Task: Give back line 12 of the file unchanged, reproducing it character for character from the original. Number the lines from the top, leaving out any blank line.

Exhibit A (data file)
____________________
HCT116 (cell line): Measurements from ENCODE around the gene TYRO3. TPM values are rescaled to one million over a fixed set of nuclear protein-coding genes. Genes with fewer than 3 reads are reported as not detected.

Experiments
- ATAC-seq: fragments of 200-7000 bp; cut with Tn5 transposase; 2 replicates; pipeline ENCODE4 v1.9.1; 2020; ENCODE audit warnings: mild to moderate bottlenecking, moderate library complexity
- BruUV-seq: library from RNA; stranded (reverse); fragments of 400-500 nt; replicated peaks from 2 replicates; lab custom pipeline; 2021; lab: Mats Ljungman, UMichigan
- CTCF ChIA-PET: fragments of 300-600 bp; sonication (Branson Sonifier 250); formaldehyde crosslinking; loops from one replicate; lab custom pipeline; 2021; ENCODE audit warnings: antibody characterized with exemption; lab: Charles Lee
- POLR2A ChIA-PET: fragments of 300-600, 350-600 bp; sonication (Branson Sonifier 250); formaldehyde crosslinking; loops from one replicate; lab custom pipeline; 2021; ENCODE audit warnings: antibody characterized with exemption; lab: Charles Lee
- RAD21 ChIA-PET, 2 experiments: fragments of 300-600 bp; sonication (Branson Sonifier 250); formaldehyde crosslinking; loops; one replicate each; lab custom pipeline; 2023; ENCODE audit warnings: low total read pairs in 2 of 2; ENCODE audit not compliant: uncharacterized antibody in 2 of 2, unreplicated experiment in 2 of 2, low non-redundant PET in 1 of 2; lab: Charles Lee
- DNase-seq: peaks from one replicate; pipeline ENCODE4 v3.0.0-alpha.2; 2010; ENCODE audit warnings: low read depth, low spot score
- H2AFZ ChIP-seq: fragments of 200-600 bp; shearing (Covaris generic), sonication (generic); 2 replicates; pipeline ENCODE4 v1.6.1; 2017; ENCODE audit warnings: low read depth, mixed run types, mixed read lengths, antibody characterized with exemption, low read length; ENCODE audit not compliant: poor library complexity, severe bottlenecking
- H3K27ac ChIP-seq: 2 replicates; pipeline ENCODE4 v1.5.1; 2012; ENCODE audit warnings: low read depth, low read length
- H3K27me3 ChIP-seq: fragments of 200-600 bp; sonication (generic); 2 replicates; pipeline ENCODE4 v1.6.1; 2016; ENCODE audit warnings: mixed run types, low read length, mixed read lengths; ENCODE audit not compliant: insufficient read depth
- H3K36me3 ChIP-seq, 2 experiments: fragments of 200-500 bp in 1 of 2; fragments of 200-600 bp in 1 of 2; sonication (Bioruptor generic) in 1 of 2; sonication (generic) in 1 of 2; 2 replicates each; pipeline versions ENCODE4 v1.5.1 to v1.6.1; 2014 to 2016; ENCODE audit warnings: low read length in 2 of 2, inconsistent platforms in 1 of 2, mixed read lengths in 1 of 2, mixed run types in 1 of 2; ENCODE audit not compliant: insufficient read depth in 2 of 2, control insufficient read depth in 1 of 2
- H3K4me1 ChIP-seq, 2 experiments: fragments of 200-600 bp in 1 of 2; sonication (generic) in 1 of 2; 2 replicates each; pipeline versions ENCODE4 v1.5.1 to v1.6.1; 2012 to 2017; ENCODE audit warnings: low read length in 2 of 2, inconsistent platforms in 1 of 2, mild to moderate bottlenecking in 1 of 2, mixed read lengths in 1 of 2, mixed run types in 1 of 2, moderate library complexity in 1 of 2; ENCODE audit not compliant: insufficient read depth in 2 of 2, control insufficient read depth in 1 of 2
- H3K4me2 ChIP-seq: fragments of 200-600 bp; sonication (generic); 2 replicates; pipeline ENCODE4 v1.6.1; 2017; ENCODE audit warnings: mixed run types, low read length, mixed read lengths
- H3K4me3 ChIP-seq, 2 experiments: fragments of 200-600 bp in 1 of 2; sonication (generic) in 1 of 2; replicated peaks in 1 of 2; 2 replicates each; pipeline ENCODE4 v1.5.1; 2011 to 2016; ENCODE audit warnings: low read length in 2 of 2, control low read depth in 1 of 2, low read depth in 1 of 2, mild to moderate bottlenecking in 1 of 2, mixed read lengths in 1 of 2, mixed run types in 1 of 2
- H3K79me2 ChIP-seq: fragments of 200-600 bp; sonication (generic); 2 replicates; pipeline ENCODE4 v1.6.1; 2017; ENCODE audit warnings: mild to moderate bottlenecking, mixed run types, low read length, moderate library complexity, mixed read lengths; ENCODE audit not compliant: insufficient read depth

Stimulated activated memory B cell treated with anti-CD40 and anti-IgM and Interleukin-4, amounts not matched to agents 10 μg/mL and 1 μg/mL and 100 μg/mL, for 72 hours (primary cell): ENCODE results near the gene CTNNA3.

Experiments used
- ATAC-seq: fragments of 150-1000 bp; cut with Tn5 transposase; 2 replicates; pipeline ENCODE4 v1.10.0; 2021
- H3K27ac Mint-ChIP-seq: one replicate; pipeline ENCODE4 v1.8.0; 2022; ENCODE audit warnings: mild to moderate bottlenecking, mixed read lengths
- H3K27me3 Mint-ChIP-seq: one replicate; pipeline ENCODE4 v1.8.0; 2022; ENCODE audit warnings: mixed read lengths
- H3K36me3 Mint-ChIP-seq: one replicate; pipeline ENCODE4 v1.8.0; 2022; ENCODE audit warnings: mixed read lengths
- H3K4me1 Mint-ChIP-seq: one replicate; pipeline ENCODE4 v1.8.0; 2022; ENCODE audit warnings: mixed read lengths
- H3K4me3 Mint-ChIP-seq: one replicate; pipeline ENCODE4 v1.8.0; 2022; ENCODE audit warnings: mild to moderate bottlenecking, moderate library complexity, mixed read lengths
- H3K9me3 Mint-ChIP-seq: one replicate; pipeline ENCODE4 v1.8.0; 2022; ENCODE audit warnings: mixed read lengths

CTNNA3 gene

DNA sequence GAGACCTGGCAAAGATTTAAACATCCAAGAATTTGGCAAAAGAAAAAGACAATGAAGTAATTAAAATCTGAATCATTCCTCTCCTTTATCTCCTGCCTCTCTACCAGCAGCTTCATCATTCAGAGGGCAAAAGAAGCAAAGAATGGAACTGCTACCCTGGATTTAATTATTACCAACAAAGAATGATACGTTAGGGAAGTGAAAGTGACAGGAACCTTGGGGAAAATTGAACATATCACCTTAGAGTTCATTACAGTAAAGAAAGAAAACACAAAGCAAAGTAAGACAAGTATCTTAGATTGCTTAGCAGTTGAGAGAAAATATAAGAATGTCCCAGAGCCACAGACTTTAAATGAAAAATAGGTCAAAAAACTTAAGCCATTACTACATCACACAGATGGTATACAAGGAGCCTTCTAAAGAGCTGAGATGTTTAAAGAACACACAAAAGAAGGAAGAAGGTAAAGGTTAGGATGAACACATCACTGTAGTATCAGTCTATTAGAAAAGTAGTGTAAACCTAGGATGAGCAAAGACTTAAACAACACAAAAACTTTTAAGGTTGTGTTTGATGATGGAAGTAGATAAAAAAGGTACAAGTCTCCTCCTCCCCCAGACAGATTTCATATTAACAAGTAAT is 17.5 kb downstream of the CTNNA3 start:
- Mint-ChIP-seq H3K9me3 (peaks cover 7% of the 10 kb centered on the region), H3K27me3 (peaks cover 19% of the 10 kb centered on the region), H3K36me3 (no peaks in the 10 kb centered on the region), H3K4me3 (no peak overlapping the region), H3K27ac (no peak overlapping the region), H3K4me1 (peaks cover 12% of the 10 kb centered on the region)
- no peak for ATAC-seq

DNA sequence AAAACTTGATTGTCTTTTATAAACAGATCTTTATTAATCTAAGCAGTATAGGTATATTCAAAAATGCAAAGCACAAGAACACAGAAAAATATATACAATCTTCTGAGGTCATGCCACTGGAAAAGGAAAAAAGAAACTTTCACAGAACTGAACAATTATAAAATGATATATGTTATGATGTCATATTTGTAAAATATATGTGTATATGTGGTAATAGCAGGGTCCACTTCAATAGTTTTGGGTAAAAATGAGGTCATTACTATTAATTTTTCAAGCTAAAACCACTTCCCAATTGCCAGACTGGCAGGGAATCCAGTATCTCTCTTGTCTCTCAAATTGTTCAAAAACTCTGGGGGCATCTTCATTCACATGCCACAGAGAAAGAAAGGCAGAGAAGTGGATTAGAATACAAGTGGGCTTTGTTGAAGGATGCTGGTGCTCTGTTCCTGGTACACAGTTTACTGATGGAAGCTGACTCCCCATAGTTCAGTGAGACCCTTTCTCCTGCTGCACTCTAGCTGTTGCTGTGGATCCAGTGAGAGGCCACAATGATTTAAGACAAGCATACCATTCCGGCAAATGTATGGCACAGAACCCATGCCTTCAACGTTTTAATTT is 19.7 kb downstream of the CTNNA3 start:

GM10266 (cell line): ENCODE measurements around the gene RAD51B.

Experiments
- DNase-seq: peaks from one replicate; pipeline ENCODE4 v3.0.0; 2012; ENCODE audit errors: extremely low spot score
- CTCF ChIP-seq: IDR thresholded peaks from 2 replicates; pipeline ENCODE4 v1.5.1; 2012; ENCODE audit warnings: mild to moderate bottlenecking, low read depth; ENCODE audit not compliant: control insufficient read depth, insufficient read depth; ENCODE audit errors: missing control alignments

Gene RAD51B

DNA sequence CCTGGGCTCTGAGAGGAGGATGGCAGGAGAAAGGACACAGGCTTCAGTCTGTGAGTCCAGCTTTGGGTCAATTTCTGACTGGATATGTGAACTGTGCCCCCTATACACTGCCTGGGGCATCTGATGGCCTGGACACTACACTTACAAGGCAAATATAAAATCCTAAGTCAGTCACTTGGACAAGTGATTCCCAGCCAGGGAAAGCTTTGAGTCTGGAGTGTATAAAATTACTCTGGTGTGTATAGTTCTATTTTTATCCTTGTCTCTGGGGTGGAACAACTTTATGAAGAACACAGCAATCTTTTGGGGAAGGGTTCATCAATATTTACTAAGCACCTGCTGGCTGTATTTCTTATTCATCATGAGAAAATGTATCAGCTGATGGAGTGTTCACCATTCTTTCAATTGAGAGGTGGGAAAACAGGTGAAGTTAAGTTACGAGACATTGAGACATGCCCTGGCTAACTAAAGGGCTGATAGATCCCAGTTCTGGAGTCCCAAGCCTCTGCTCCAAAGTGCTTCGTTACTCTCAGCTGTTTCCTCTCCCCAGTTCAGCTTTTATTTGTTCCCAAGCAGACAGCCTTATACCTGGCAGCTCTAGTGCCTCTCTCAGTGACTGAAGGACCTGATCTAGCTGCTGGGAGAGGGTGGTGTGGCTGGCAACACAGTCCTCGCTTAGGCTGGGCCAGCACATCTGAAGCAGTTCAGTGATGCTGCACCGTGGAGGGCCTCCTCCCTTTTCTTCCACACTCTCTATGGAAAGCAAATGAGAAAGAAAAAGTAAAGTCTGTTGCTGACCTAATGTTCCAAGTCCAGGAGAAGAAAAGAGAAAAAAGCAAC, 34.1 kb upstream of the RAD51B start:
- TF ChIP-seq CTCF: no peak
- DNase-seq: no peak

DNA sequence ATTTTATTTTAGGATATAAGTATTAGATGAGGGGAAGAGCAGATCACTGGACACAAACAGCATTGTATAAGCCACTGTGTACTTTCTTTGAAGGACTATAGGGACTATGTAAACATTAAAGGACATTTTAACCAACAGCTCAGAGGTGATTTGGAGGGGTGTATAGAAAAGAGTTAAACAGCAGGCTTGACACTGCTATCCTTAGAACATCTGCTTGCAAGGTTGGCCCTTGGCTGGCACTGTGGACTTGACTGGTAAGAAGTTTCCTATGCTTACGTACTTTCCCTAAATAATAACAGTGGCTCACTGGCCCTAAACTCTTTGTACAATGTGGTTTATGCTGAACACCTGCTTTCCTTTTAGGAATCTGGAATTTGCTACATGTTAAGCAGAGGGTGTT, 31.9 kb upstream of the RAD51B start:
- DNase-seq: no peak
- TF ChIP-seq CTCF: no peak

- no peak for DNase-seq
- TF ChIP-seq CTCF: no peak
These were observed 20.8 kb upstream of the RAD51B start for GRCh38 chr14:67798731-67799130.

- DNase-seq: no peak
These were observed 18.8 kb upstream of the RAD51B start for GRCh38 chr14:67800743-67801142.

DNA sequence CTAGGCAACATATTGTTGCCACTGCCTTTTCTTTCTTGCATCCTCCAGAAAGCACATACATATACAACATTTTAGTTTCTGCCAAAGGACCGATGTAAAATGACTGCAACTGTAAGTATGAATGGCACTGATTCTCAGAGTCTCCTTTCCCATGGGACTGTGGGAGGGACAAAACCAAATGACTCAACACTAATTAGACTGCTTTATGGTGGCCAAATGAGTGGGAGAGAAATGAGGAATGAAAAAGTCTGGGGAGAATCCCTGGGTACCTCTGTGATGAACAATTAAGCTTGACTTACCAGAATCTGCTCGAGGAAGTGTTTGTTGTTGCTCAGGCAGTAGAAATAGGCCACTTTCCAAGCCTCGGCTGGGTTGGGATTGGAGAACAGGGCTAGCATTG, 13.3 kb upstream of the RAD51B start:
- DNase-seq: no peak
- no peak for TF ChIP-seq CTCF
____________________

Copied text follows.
- H3K36me3 ChIP-seq, 2 experiments: fragments of 200-500 bp in 1 of 2; fragments of 200-600 bp in 1 of 2; sonication (Bioruptor generic) in 1 of 2; sonication (generic) in 1 of 2; 2 replicates each; pipeline versions ENCODE4 v1.5.1 to v1.6.1; 2014 to 2016; ENCODE audit warnings: low read length in 2 of 2, inconsistent platforms in 1 of 2, mixed read lengths in 1 of 2, mixed run types in 1 of 2; ENCODE audit not compliant: insufficient read depth in 2 of 2, control insufficient read depth in 1 of 2